Download 1990-Paper and Gold

Annabel Teh Gallop, Lead Curator, Southeast Asia  ccownwork

12 June 2017

Portraits of Dara Shikoh in the Treasures Gallery

Visitors to the Treasures Gallery at the British Library may notice that the display of Dara Shikoh album pages have changed. On exhibition are eight folios from the Dara Shikoh Album (Add.Or.3129), one of the great treasures of the Asian and African department. The album was compiled by Prince Dara Shikoh (1615–59), the eldest son and heir of the Mughal Emperor Shah Jahan, and presented as a gift to his wife Nadira Banu Begum in 1646-47, whom he married in 1633. A new selection went into the gallery at the end of May in time for the Jaipur Literature Festival. You can find these in the Arts of the Book section near the entrance to the Magna Carta. For information on the previous display, please read our blog post on 'New Display of Dara Shikoh Album'.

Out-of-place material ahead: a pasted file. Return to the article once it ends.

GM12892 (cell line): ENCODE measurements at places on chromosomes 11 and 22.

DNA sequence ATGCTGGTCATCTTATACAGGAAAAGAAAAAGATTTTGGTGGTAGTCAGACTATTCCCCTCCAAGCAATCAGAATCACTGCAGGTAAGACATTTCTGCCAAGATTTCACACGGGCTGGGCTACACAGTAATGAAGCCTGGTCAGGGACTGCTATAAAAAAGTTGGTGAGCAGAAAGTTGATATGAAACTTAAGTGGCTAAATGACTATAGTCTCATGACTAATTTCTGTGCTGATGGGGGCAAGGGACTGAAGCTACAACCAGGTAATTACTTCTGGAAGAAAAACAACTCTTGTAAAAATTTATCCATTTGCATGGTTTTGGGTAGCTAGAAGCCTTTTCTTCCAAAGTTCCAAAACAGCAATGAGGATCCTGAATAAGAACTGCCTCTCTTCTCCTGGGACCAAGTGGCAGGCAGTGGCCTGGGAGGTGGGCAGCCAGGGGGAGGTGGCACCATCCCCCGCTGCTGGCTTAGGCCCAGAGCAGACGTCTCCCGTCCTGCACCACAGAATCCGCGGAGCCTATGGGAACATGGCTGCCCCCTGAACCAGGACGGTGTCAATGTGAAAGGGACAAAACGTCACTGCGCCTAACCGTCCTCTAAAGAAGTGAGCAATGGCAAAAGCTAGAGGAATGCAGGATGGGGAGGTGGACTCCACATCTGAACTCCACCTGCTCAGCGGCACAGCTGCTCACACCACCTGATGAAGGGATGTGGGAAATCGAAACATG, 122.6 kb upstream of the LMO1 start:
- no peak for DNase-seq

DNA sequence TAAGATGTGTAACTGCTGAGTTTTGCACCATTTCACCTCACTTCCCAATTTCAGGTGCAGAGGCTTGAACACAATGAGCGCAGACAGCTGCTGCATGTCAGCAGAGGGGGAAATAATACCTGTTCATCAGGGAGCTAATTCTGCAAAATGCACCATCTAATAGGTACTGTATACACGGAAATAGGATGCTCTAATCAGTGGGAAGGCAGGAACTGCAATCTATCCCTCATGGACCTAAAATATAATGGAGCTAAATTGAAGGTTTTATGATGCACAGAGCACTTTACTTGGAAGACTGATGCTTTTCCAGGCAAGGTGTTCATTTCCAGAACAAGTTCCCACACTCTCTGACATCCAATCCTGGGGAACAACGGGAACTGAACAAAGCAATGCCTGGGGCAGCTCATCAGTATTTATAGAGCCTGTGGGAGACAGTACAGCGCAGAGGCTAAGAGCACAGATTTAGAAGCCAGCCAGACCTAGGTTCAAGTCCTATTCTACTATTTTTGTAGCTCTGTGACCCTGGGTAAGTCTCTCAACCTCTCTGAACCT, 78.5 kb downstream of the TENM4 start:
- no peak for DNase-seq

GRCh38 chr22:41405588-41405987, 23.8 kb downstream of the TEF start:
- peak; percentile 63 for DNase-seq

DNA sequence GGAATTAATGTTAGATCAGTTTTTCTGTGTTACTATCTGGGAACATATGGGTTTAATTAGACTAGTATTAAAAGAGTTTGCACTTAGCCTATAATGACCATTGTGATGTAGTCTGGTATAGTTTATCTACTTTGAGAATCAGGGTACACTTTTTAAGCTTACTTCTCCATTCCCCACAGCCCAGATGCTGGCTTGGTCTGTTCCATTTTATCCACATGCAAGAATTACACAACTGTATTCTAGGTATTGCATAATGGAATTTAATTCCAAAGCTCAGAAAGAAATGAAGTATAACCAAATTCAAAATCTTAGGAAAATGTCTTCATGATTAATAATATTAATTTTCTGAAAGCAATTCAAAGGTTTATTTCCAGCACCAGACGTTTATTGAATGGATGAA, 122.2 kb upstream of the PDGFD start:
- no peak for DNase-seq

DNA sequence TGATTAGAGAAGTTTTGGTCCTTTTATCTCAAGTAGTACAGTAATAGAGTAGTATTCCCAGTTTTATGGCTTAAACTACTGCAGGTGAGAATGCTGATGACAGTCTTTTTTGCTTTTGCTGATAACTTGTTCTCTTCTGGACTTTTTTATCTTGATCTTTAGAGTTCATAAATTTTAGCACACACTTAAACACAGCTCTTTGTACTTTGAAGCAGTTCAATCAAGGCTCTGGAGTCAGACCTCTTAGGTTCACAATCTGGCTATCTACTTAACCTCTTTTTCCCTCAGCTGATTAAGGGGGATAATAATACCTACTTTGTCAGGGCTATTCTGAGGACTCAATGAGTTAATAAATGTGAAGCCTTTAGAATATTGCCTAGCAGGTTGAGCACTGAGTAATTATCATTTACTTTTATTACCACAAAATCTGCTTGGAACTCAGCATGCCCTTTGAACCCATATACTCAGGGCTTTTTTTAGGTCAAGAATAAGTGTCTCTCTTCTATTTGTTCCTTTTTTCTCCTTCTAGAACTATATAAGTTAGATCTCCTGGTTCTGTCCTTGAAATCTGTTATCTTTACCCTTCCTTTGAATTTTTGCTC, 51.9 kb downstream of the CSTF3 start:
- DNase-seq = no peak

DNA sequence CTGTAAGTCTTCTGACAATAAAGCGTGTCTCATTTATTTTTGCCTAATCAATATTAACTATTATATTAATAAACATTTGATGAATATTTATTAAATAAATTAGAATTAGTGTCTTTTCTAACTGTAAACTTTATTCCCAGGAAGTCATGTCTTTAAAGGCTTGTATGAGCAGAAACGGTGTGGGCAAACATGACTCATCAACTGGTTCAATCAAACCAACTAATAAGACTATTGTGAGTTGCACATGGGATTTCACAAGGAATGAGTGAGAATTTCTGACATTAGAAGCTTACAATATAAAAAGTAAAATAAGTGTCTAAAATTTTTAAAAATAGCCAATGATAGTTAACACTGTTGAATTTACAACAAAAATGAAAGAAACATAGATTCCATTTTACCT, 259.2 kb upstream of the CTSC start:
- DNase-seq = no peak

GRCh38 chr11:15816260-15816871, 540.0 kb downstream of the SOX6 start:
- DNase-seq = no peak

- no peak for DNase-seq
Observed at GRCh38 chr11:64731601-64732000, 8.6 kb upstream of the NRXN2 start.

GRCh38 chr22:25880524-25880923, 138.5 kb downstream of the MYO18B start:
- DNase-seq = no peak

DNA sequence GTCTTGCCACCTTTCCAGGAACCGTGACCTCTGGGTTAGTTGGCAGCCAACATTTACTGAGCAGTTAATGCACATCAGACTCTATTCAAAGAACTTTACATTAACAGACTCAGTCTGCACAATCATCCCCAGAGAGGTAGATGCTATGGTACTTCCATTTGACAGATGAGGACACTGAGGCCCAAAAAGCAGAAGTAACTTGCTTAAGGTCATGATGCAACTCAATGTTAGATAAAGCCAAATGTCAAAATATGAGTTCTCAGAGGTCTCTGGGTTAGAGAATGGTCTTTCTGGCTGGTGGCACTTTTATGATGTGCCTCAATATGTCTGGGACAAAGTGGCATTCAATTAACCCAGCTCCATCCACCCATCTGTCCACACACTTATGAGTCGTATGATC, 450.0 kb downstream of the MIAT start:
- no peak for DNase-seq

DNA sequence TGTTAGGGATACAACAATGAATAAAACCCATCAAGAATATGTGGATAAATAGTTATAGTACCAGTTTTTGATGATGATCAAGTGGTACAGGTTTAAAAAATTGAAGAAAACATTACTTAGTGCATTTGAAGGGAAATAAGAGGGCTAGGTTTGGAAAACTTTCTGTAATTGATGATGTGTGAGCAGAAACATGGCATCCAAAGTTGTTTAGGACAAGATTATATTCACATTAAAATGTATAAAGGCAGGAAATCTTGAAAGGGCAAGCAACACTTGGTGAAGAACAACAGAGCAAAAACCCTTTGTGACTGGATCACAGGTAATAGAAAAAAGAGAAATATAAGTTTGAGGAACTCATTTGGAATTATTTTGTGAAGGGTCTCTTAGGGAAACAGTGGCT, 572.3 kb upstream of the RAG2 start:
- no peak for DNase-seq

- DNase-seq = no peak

The album contains seventy-four folios with sixty-eight paintings interspersed with calligraphy and gilt tooled leather covers.  Inside the album, paintings are arranged in facing pairs alternating with facing pages of calligraphy. The album features eighteen portraits of Dara Shikoh, portraits of princes and notable women of the court, holy men, and studies of natural history subjects. 

In this new display, visitors can view a set of facing portraits of Dara Shikoh as a teenager, approximately 15-18 years of age. This complementary set  features the prince standing against blossoming shrubs. He is dressed in fine white muslin garment worn over vivid coloured trousers. In both studies, he is adorned in necklaces composed of enormous pearls, jewelled bracelets and earrings. On the portrait to the right, he holds a gold tray containing two loose pearls and a red spinel.

Add Or 3129 f36 Add Or 3129 f35v